This lecture discusses the difference between critical and informational scholarship and the increasing importance of public outreach in historical studies. It then discusses the application of this issue to the Ruthwell Kirk and Cross and the Visionary Cross project's approach to the problem.
Talk about the overall site, how not much is left. Contextualise it for the audience. Anecdote about finding the site and where the sign is.
Talk about the sign. It starts with a relation to St. Kentigern of Glasgow and ends with a suggestion of visiting Culross Abbey or Glasgow Cathedral. There is also some mention of the Anglo-Saxon monastery that was on the site,
However, the real error is that it points you in the wrong direction. The only interpretive material provided is a mounted plaque inside the graveyard. It faces the river, which is opposite of where the monastery buildings actually were. The material actively forces visitors to look away from the interesting location. But this is a problem of location and museological problem. But the archaeological excavations uncovered a large eighth century Northumbrian monastery settlement, complete with a church and house on the lower level, and service buildings, such as corn-driers and brewhouses on the higher hill. Hoddom is interpreted as being a central, regional significant monastery, with associations with surrounding parishes, including the medieval church at Ruthwell. Visitors to Hoddom wouldn’t realise this importance by visiting the site. Numerous carved stones and crosses were found at Hoddom, some with similar iconographic style to the Ruthwell and Bewcastle crosses. Hoddom has location and museological problem Ruthwell has a nice network and is kind of doing the right thing, but has museological problems because its amateur, and doesn't quite explain things, creates an odd connection. Bewcastle covers everything really, museological it's great as a site. Nice model for how it's done, if you can stop having to "put it somewhere."
Talk about the site, orient people with it. Castle, roman fort, long bar.
Talk about elements of the interpretive centre. Who organised the centre, when, how it fits into the interpretive model. Different things the panels talk about what they do and how.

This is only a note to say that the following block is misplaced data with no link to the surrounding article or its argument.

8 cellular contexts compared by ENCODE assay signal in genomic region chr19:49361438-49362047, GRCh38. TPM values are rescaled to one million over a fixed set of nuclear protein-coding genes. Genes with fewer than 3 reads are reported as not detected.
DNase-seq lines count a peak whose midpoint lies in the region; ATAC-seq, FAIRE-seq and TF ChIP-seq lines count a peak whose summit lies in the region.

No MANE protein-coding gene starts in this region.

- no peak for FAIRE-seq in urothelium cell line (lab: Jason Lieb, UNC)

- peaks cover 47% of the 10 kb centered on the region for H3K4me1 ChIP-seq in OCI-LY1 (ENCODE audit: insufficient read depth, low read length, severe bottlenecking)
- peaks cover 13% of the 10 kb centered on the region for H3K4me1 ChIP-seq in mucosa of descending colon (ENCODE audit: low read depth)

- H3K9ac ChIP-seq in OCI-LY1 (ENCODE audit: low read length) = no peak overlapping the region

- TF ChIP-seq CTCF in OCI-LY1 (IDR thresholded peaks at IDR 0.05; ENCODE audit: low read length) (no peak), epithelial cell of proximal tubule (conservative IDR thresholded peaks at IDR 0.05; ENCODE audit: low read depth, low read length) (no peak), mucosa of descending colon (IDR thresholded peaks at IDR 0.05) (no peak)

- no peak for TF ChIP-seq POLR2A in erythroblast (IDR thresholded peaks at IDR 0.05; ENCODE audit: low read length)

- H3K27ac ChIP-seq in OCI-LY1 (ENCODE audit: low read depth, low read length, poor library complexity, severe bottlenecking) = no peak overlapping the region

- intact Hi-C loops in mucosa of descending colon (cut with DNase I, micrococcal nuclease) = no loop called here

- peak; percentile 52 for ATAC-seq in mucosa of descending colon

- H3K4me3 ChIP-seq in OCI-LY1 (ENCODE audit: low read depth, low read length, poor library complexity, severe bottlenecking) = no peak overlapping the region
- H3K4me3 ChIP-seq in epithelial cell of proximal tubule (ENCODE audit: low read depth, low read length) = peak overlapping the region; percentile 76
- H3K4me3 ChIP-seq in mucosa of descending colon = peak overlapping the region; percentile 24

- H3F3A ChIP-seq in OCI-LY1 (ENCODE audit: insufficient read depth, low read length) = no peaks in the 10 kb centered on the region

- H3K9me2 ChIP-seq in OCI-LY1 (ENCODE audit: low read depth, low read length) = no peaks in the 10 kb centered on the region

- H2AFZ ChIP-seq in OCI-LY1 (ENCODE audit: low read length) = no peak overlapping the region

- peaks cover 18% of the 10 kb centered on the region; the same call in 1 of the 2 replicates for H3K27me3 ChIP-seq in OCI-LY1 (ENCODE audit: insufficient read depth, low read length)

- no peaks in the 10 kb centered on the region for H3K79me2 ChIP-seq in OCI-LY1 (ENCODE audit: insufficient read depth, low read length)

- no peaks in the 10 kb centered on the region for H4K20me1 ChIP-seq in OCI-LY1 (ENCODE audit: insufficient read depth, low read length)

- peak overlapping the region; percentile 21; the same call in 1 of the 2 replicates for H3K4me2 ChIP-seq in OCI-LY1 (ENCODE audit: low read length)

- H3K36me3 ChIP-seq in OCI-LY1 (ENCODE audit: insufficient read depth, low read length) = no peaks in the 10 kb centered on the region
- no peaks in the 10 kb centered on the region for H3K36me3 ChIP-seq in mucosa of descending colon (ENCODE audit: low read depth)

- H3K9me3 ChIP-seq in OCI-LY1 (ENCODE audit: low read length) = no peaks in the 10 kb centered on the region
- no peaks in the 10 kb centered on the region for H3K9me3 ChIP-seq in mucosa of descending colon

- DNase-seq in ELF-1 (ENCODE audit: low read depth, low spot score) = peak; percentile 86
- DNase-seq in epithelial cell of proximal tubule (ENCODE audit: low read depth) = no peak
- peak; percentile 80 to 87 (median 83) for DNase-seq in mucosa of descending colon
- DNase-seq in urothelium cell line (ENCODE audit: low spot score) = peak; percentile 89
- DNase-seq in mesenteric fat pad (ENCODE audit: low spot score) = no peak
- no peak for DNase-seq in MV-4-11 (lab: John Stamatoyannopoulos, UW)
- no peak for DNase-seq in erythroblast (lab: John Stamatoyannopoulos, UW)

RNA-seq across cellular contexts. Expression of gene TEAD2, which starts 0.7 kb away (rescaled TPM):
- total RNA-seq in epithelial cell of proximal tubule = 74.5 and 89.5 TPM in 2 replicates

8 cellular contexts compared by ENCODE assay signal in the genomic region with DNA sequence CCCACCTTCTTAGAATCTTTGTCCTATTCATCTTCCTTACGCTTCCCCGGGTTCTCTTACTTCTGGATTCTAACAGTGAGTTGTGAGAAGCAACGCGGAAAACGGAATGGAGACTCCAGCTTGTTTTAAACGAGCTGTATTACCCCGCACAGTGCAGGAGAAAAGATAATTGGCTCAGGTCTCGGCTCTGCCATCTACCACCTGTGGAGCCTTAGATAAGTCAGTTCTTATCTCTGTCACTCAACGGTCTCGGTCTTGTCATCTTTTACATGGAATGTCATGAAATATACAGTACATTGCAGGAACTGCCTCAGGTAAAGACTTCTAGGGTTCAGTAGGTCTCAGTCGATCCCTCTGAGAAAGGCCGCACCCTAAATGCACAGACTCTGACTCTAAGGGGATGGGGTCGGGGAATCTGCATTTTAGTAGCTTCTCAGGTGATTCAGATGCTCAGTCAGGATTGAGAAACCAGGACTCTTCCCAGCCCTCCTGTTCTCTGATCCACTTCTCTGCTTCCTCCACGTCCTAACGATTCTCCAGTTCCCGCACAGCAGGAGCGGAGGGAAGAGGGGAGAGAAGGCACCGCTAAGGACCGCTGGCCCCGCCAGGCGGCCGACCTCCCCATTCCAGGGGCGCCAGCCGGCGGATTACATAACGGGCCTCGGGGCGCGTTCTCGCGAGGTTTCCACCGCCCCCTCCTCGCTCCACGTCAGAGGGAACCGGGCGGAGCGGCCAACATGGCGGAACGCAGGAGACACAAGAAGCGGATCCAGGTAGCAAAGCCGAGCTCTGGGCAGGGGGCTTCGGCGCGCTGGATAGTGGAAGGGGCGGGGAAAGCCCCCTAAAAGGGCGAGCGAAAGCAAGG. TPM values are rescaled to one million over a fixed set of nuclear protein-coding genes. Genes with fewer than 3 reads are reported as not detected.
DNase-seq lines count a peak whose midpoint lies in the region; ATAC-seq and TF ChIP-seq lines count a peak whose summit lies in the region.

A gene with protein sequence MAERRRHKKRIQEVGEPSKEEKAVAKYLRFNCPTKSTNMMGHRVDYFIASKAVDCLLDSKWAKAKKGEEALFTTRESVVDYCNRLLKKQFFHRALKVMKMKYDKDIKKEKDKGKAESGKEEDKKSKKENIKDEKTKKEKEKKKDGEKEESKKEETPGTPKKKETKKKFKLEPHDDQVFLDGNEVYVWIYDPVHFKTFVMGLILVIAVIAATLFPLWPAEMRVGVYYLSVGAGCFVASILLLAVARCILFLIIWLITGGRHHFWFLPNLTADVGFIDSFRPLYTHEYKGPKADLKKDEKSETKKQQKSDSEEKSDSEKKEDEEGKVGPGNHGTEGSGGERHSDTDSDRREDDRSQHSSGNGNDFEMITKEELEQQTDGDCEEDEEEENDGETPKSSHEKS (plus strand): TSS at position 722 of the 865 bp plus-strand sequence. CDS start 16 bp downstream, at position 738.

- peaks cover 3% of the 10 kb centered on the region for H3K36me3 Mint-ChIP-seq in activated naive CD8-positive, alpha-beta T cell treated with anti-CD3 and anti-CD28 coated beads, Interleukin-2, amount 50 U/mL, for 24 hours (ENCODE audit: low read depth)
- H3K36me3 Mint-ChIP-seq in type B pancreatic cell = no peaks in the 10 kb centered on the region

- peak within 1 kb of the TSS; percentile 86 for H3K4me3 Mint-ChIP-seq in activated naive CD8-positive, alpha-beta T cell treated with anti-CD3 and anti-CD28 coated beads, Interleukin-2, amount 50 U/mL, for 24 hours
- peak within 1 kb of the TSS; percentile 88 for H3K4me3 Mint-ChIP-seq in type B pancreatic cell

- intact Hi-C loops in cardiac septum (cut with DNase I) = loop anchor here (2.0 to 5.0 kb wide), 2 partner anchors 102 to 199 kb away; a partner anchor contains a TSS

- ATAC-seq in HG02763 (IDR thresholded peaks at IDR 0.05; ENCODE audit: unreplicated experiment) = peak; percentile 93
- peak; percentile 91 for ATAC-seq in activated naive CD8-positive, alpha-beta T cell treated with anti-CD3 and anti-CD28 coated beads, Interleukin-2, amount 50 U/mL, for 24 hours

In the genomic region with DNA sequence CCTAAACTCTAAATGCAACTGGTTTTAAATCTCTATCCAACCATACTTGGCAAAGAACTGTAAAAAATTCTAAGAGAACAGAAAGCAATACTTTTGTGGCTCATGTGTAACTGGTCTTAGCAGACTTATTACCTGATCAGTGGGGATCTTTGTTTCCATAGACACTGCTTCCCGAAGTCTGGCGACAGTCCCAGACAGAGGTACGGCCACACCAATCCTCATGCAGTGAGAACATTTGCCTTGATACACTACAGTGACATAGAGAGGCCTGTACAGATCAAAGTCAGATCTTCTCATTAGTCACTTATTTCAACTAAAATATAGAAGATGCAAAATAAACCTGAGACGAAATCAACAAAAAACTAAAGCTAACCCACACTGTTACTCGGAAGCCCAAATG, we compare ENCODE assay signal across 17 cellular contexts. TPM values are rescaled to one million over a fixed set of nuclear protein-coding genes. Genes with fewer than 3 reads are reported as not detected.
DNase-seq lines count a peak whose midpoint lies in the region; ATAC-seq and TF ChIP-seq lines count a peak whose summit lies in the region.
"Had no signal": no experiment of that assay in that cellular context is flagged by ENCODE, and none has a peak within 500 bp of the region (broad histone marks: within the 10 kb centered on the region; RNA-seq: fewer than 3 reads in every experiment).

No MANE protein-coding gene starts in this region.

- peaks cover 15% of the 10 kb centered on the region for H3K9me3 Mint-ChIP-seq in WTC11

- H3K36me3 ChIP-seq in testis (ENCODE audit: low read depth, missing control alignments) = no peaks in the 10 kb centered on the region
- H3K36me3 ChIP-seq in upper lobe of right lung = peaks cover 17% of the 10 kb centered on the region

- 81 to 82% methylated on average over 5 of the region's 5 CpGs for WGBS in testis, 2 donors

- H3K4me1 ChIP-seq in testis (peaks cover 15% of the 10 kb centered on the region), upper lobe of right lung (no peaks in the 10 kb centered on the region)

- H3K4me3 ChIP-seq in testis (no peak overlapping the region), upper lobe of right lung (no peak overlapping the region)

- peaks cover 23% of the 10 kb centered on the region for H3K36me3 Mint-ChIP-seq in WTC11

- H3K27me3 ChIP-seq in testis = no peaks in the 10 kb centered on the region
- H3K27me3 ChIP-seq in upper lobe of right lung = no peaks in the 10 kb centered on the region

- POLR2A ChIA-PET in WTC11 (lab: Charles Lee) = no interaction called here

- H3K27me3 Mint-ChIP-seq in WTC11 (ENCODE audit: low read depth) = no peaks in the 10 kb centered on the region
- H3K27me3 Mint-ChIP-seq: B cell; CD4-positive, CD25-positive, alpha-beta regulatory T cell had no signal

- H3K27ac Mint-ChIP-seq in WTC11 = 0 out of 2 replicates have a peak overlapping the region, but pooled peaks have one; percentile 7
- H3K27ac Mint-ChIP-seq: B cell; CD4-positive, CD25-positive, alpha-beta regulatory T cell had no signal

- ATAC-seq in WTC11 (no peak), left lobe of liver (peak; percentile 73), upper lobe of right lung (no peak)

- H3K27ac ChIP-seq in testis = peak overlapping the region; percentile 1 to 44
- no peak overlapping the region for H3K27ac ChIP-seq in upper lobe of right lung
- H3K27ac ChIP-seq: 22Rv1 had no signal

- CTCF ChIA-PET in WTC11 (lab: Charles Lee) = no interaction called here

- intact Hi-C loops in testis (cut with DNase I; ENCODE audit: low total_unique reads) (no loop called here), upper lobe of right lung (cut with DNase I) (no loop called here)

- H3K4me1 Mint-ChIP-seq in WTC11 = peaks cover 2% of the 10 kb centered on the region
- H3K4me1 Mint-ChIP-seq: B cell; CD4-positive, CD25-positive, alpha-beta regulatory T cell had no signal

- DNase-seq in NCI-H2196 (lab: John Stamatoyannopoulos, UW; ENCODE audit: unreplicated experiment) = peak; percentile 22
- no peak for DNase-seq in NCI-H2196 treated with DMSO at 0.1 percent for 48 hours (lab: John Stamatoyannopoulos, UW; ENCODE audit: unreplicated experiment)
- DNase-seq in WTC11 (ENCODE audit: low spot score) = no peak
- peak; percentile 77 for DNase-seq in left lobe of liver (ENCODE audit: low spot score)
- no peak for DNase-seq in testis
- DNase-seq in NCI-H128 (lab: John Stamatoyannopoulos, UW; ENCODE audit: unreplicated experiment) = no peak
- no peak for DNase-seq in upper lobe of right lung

Imagine taking Bewcastle’s interpretive material and following it around the entire site. Visitors would become immersed in the site, similar to how visitors are free to explore the whole site at Ruthwell, or how Tour Scotland “directs” people by way of heritage trails. This is where augmented reality applications can take these ideas and improve them by expanding them outwards– and in turn, improving a visitor’s experience Each site is already part of an immersive augmented reality world: The minute a visitor chooses to explore a site, with or without access to supplementary interpretive material, they are willingly stepping into History and are immersing themselves in the Anglo-Saxon world. This technology gives us the ability to build a virtual Historic network and places this network into the hands of anyone who wants to explore it.
The interpretive program at Bewcastle is the best of all three, being the most comprehensive. But visitors are directed into the centre, away from the Cross and site, and ultimately out of context. When visitors leave the interpretive centre, they can see the Cross and church, but they're not getting the whole picture: what they don't see is the castle behind the church, or the Roman baths on the other side of the church wall.
Talk about location and site. Orient them with the overall site. Mention savings bank museum down the street.
Talk about interpretive material. Orient people around the site again. Ask about stone, what poeple think it is. Talk about location of cross marker in garden. Talk about connection made to savings bank location.
Living out loud: The Visionary Cross Project and the Public Humanities
Living out loud: The Visionary
Cross Project and the Public
Heather Hobma, Daniel Paul O'Donnell,
Marco Callieri, Matteo Dellepiane, James Graham,
Catherine Karkov, Roberto Rosselli Del Turco
CMRS/ETRUS. University of Saskatchewan.
January 16, 2014
Informational vs. Critical
Critical: Scholars writing for scholars
Little broad context
Not for popular audiences
Informational: Interpreters writing for public
From early digital editions that mimicked
print/critical models (Humanities computing)
To current generation editions/projects that
have heavier public engagement
Linked and open data
Public wants in
“You” wants to be/is very active
Museum attendance is up (online and in person)
Public's proxies (government and funding
agencies) stress mobilisation and dissemination
Increasingly important part of funding applications
We are all (going to be) interpreters
We are the people who both study AND present
Becoming responsible for both critical and
educational/informational aspects of our
Run into same issues museum directors etc.
have had to face.
Computation requires us to go back to first
principles (in this case UI design)
DH has a sense of self of itself as being
engaged with the world
We recognise that our material is great and
But we need to get more serious
Easy to see the work as trivial
Not at the research coal face
Can seem an additional/bureaucratic add on
And yet popular dissemination/instruction is
actually very hard